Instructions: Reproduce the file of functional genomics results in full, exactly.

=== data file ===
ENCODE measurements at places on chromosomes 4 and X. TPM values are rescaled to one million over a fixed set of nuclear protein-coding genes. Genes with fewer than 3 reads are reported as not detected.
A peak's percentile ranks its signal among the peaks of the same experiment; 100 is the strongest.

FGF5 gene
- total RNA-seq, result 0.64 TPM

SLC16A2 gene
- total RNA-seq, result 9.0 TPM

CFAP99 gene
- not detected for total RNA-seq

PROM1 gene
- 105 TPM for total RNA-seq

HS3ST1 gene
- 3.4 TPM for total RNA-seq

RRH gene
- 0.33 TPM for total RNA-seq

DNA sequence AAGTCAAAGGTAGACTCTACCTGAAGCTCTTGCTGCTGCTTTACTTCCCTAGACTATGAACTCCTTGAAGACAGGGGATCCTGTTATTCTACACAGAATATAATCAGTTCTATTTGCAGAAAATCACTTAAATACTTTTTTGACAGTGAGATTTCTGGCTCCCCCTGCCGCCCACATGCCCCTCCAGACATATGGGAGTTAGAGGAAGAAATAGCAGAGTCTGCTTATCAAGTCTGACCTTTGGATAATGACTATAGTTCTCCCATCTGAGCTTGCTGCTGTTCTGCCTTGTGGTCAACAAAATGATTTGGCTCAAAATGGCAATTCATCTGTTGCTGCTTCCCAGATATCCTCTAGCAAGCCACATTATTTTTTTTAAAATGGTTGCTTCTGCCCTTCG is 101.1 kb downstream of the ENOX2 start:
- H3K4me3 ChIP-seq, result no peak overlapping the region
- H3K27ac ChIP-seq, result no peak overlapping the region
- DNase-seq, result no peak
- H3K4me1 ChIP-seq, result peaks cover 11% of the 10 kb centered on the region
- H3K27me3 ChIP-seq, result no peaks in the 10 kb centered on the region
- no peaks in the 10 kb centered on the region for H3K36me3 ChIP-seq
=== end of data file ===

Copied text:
ENCODE measurements at places on chromosomes 4 and X. TPM values are rescaled to one million over a fixed set of nuclear protein-coding genes. Genes with fewer than 3 reads are reported as not detected.
A peak's percentile ranks its signal among the peaks of the same experiment; 100 is the strongest.

FGF5 gene
- total RNA-seq, result 0.64 TPM

SLC16A2 gene
- total RNA-seq, result 9.0 TPM

CFAP99 gene
- not detected for total RNA-seq

PROM1 gene
- 105 TPM for total RNA-seq

HS3ST1 gene
- 3.4 TPM for total RNA-seq

RRH gene
- 0.33 TPM for total RNA-seq

DNA sequence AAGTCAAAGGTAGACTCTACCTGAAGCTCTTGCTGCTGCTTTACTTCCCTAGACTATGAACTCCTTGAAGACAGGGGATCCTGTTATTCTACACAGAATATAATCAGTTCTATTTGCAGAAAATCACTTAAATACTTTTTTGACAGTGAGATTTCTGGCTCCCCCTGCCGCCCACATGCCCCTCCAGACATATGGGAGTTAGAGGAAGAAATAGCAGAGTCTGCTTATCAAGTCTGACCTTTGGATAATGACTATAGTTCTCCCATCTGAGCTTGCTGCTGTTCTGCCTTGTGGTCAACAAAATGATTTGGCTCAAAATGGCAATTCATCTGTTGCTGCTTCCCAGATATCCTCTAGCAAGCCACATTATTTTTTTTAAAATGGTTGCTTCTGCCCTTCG is 101.1 kb downstream of the ENOX2 start:
- H3K4me3 ChIP-seq, result no peak overlapping the region
- H3K27ac ChIP-seq, result no peak overlapping the region
- DNase-seq, result no peak
- H3K4me1 ChIP-seq, result peaks cover 11% of the 10 kb centered on the region
- H3K27me3 ChIP-seq, result no peaks in the 10 kb centered on the region
- no peaks in the 10 kb centered on the region for H3K36me3 ChIP-seq